Another suggestion is that before children can talk about past events in their lives, they need to have a reasonable understanding of the self as a psychological entity. The development of an understanding of the self becomes evident between the first and second years of life and shows rapid elaboration in subsequent years. The realization that the physical self has continuity in time, according to this hypothesis, lays the foundation for the emergence of autobiographical memory.

A third possibility is that children will not be able to tell their own "life story" until they understand something about the general form stories take, that is, the structure of narratives. Knowledge about narratives arises from social interactions, particularly the storytelling that children experience from parents and the attempts parents make to talk with children about past events in their lives. When parents talk with children about "what we did today" or "last week" or "last year," they guide the children's formation of a framework for talking about the past. They also provide children with reminders about the memory and relay the message that memories are valued as part of the cultural experience. It is interesting to note that some studies show Caucasian American children have earlier childhood memories than Korean children do. Furthermore, other studies show that Caucasian American mother-child pairs talk about past events three times more often than do Korean mother-child pairs. Thus, the types of social experiences children have do factor into the development of autobiographical memories.

A final suggestion is that children must begin to develop a "theory of mind"—an awareness of the concept of mental states (feelings, desires, beliefs, and thoughts), their own and those of others—before they can talk about their own past memories. Once children become capable of answering such questions as "What does it mean to remember?" and "What does it mean to know something?" improvements in memory seem to occur.

It may be that the developments just described are intertwined with and influence one another. Talking with parents about the past may enhance the development of the self-concept, for example, as well as help the child understand what it means to "remember." No doubt the ability to talk about one's past represents memory of a different level of complexity than simple recognition or recall.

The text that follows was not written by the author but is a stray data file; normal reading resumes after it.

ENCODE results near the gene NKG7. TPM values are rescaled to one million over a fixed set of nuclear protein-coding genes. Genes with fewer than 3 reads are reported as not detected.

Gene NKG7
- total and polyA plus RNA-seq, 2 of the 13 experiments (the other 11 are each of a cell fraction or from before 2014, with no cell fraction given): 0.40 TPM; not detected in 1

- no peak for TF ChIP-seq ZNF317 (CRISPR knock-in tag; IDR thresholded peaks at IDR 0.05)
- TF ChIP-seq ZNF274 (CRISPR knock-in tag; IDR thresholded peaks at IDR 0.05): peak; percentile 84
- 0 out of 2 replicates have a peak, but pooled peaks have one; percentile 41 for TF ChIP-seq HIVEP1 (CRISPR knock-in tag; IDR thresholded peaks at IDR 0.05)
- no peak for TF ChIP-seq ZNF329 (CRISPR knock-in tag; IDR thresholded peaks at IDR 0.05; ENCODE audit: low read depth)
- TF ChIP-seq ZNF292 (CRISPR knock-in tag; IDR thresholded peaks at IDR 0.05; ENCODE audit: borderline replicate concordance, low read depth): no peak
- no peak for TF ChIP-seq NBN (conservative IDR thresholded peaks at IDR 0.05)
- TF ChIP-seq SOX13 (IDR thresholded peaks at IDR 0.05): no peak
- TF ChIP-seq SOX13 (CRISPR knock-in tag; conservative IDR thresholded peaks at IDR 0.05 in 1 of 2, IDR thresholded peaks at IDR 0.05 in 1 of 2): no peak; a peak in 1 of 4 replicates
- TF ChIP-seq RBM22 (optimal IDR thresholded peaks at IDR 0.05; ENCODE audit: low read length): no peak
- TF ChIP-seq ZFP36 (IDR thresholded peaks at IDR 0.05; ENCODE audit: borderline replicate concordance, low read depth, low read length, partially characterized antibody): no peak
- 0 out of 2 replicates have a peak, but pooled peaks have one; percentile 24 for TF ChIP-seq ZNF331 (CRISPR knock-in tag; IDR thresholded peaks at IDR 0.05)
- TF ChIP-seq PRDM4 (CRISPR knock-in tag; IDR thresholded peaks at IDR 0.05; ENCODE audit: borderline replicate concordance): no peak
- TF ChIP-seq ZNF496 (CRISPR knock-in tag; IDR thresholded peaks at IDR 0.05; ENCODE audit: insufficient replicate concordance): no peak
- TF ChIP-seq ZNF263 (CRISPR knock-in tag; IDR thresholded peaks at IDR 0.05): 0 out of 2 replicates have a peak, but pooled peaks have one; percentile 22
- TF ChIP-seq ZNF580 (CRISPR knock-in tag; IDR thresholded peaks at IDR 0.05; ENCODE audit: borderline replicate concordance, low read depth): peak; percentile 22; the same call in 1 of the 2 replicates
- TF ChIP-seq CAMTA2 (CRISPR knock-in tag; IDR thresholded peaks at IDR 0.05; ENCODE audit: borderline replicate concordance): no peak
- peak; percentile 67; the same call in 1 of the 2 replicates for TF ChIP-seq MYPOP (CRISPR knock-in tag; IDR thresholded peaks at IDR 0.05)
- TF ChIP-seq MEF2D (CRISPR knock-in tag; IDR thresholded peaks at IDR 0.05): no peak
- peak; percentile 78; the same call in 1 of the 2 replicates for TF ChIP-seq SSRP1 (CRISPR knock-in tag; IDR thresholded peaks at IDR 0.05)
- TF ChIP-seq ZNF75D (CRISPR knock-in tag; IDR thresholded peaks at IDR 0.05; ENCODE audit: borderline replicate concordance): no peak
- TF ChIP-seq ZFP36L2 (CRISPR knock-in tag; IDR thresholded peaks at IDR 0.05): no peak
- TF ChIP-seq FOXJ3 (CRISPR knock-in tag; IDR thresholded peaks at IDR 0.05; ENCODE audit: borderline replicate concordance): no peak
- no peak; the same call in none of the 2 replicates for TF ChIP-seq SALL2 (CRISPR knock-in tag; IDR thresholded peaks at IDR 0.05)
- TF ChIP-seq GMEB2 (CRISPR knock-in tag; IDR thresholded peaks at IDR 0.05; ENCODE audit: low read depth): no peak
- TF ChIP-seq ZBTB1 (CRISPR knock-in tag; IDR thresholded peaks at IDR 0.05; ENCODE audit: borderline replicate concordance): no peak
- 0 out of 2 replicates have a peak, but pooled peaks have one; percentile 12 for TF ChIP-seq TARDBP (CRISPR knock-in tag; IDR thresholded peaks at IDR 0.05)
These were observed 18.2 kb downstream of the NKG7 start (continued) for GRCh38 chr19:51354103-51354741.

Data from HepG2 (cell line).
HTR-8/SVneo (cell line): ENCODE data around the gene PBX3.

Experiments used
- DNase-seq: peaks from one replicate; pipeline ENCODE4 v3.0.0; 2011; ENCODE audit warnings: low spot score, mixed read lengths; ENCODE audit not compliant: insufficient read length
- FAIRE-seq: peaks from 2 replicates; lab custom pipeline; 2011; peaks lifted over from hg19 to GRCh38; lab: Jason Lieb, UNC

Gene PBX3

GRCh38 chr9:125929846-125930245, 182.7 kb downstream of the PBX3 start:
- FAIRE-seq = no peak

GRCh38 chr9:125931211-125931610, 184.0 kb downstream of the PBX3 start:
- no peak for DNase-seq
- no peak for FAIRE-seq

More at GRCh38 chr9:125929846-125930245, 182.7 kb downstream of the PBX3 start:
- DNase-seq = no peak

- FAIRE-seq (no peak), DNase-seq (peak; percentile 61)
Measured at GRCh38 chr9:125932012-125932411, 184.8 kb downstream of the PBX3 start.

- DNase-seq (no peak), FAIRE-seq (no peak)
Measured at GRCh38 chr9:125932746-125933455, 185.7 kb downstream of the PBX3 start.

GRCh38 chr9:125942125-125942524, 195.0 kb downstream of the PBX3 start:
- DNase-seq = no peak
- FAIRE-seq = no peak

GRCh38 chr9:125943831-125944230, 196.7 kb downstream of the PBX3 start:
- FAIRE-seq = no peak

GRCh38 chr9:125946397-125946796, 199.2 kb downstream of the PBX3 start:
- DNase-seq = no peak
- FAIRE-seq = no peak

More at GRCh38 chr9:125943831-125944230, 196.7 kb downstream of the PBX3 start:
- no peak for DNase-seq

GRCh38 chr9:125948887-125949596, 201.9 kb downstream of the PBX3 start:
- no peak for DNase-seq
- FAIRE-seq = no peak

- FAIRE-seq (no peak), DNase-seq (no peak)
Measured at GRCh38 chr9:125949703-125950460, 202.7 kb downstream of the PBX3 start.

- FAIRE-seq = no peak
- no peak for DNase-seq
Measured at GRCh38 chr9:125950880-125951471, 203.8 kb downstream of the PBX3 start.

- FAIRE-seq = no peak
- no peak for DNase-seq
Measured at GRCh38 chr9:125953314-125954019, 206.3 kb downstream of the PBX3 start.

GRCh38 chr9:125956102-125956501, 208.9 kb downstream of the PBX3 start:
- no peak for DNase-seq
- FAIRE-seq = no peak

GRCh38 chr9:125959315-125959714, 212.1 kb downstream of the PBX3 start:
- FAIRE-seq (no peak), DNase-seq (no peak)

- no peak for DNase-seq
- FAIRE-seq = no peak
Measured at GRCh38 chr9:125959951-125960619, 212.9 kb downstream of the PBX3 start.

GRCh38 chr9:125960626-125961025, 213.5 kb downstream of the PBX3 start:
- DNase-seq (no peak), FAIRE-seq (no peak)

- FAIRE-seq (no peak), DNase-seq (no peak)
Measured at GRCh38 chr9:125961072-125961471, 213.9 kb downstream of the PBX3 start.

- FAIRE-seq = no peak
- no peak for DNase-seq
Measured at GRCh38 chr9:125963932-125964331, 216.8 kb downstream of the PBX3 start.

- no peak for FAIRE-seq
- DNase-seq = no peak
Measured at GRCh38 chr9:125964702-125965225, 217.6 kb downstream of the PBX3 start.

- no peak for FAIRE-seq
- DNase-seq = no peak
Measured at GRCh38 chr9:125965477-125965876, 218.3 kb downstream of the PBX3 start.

Paragraph 1: Think back to your childhood and try to identify your earliest memory. How old were you? Most people are not able to recount memories for experiences prior to the age of three years, a phenomenon called infantile amnesia. The question of why infantile amnesia occurs has intrigued psychologists for decades, especially in light of ample evidence that infants and young children can display impressive memory capabilities. Many find that understanding the general nature of autobiographical memory, that is, memory for events that have occurred in one's own life, can provide some important clues to this mystery. Between ages three and four, children begin to give fairly lengthy and cohesive descriptions of events in their past. What factors are responsible for this developmental turning point?

1. The word "ample" in the passage is closest in meaning to

O surprising

O convincing

O plentiful

O questionable

2. According to paragraph 1, infantile amnesia has intrigued psychologists because

O the ability to recount memories prior to three years of age seems to be connected to intelligence in adulthood

O psychologists do not understand why some people are able to recount memories from before the age of three years, while others are not able do so

O psychologists do not understand the connection between infantile amnesia and autobiographical memory

O although psychologists have evidence that infants have memory abilities, most people cannot remember life events that happened before the age of three years

3. According to paragraph 1, what is the evidence that a child has developed autobiographical memory?

O The child is able to remember past events from before the age of three years.

O The child is able to describe past events in a sufficiently lengthy and cohesive manner.

O The child is aware that he or she does not remember experiences from before the age of three years.

O The child is able to give a basic description of the nature of autobiographical memory.

Paragraph 2: Perhaps the explanation goes back to some ideas raised by influential Swiss psychologist Jean Piaget—namely, that children under age two years represent events in a qualitatively different form than older children do. According to this line of thought, the verbal abilities that blossom in the two year old allow events to be coded in a form radically different from the action-based codes of the infant. Verbal abilities of one year olds are, in fact, related to their memories for events one year later. When researchers had one year olds imitate an action sequence one year after they first saw it, there was correlation between the children's verbal skills at the time they first saw the event and their success on the later memory task. However, even children with low verbal skills showed evidence of remembering the event; thus, memories may be facilitated by but are not dependent on those verbal skills.